The Trans-Allegheny Lunatic Asylum: West Virginia’s Haunted Hospital

Trans-Allegheny Lunatic Asylum: West Virginia's Haunted Hospital

To Adam and me, raw, rainy, late October days are good for two things: curling up under a cozy blanket to watch movies and visiting the Trans-Allegheny Lunatic Asylum. If there was ever a month designed for the exploration of the old, the disturbing, and the downright unnerving, October is it, and if there was ever a place that embodied those same characteristics it would be the Trans-Allegheny Lunatic Asylum. Nestled in the tiny town of Weston, West Virginia, the former hospital tells an incredible story about the history of mental illness in the United States. To learn more, Adam and I traded our couch for coats and decided movie day could wait for another weekend.

Our visit coincided with the Halloween season, a perfect time to immerse yourself in spooky tales—but certainly not the only time. The asylum, later renamed the Weston State Hospital, offers tours throughout much of the year, and whether you hear them in the chill of autumn or warmth of summer their importance remains the same. Operating from 1864 until 1994, the Trans-Allegheny Lunatic Asylum offers a glimpse of how one building sought to aid efforts to improve the lives of the mentally ill.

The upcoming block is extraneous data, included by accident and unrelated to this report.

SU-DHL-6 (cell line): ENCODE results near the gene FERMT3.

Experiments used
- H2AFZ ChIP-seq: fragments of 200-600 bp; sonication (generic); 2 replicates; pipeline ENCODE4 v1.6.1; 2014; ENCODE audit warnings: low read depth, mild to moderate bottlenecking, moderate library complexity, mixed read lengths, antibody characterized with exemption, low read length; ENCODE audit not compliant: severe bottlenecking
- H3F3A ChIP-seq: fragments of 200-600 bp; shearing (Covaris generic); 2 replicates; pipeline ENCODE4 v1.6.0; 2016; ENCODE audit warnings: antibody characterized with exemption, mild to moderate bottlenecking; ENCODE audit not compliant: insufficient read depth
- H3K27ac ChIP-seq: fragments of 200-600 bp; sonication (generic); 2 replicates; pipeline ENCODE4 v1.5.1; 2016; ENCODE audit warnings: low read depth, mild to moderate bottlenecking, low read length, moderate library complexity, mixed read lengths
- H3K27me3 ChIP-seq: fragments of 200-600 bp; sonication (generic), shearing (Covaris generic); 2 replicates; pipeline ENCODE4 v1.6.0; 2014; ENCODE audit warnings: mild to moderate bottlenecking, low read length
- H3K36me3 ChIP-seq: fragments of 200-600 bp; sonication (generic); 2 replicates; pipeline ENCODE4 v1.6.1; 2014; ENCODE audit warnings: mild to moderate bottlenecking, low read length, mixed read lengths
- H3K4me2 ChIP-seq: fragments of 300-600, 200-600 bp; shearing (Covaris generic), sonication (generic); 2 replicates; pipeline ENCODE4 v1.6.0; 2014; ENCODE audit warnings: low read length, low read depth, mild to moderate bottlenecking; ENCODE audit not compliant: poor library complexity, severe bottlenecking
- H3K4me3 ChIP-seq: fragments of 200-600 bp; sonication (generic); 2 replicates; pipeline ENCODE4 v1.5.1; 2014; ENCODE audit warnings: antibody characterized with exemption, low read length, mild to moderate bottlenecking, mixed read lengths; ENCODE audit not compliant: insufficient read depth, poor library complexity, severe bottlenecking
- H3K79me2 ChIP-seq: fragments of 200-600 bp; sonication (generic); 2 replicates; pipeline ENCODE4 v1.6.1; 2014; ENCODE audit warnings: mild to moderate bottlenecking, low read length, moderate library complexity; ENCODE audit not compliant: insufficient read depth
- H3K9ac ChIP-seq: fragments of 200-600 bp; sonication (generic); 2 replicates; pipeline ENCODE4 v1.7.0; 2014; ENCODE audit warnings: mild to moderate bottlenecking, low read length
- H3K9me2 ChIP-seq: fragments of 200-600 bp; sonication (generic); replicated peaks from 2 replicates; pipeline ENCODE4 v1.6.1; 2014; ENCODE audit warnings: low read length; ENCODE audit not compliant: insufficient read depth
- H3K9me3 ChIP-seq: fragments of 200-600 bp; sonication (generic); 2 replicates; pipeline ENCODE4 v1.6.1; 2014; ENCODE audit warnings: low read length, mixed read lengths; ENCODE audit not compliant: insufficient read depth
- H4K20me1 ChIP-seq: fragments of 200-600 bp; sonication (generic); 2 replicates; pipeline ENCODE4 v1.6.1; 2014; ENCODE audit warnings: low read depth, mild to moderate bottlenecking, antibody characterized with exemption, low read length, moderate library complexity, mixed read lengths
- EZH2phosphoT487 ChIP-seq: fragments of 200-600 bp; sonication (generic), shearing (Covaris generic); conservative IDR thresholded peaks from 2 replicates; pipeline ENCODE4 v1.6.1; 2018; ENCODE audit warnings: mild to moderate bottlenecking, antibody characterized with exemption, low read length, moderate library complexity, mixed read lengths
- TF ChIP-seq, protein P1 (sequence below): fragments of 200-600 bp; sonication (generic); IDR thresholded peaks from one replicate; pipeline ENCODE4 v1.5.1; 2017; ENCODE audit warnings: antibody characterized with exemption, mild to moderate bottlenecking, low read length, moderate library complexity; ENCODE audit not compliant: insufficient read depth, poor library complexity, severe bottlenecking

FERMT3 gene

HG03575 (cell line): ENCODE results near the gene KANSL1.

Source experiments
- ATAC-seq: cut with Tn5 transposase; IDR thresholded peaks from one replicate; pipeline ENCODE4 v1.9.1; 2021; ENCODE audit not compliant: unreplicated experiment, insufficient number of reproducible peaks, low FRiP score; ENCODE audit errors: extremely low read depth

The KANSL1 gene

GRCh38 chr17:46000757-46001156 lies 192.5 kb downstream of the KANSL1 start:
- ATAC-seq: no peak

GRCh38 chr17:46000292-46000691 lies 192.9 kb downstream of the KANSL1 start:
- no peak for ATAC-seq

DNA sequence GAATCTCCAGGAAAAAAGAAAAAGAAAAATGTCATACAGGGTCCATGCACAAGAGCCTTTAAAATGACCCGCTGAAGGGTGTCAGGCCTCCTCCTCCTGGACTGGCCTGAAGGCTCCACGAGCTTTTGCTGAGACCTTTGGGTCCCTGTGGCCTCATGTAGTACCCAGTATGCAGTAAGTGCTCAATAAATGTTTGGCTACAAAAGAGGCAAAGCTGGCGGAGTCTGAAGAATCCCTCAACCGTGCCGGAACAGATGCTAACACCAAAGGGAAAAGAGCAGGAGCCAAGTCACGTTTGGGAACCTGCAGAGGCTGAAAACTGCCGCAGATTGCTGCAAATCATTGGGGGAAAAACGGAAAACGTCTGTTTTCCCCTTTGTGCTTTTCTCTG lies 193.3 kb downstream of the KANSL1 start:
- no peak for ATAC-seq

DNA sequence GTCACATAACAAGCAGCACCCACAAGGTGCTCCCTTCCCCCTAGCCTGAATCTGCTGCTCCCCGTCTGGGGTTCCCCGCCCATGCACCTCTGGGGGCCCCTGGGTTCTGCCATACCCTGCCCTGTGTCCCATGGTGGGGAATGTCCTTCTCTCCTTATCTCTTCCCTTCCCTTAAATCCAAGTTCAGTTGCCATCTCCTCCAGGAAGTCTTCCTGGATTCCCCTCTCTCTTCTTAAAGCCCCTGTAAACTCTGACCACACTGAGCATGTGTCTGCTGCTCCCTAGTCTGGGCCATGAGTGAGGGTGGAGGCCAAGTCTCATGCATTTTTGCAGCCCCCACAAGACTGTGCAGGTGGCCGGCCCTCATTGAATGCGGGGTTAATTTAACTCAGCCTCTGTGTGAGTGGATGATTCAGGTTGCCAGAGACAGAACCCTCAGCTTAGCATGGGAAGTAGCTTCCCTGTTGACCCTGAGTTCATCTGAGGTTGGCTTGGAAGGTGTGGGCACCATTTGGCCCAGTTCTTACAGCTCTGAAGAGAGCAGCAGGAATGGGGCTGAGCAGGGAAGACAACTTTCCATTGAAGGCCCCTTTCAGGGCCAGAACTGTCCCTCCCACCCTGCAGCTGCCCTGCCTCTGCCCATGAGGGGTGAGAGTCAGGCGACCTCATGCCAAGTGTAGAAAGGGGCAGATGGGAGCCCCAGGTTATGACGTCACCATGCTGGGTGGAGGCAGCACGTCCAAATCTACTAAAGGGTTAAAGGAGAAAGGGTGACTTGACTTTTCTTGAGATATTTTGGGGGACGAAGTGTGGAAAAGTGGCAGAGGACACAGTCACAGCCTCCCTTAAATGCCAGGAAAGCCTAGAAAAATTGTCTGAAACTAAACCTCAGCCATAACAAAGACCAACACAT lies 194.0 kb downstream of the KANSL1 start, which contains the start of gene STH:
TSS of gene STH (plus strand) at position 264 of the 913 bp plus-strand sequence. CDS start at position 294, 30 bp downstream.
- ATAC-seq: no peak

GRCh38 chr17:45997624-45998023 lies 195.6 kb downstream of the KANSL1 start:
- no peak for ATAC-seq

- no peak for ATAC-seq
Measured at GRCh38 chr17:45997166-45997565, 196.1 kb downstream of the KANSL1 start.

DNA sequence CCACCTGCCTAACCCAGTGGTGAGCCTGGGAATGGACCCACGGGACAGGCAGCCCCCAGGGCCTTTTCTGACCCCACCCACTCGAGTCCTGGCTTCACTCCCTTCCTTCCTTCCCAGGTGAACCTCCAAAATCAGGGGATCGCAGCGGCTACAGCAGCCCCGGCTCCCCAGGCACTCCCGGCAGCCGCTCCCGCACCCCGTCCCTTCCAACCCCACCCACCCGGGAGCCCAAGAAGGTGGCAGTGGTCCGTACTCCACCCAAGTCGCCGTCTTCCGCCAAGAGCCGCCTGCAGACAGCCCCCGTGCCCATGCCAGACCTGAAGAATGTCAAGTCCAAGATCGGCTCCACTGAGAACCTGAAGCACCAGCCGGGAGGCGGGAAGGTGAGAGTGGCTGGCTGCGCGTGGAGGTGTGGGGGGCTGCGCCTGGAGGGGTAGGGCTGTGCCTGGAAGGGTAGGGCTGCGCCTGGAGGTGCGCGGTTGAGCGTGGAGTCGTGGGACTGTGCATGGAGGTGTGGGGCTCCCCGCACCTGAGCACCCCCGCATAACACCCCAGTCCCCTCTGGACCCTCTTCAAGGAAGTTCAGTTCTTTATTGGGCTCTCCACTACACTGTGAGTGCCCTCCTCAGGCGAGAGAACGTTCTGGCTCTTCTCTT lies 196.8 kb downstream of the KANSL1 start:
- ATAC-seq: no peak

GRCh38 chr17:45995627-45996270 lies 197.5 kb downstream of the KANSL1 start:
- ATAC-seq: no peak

It also just might be haunted.

Bright Beginnings at the Trans-Allegheny Lunatic Asylum

An old photo from one the asylum events
An old photo from one the asylum events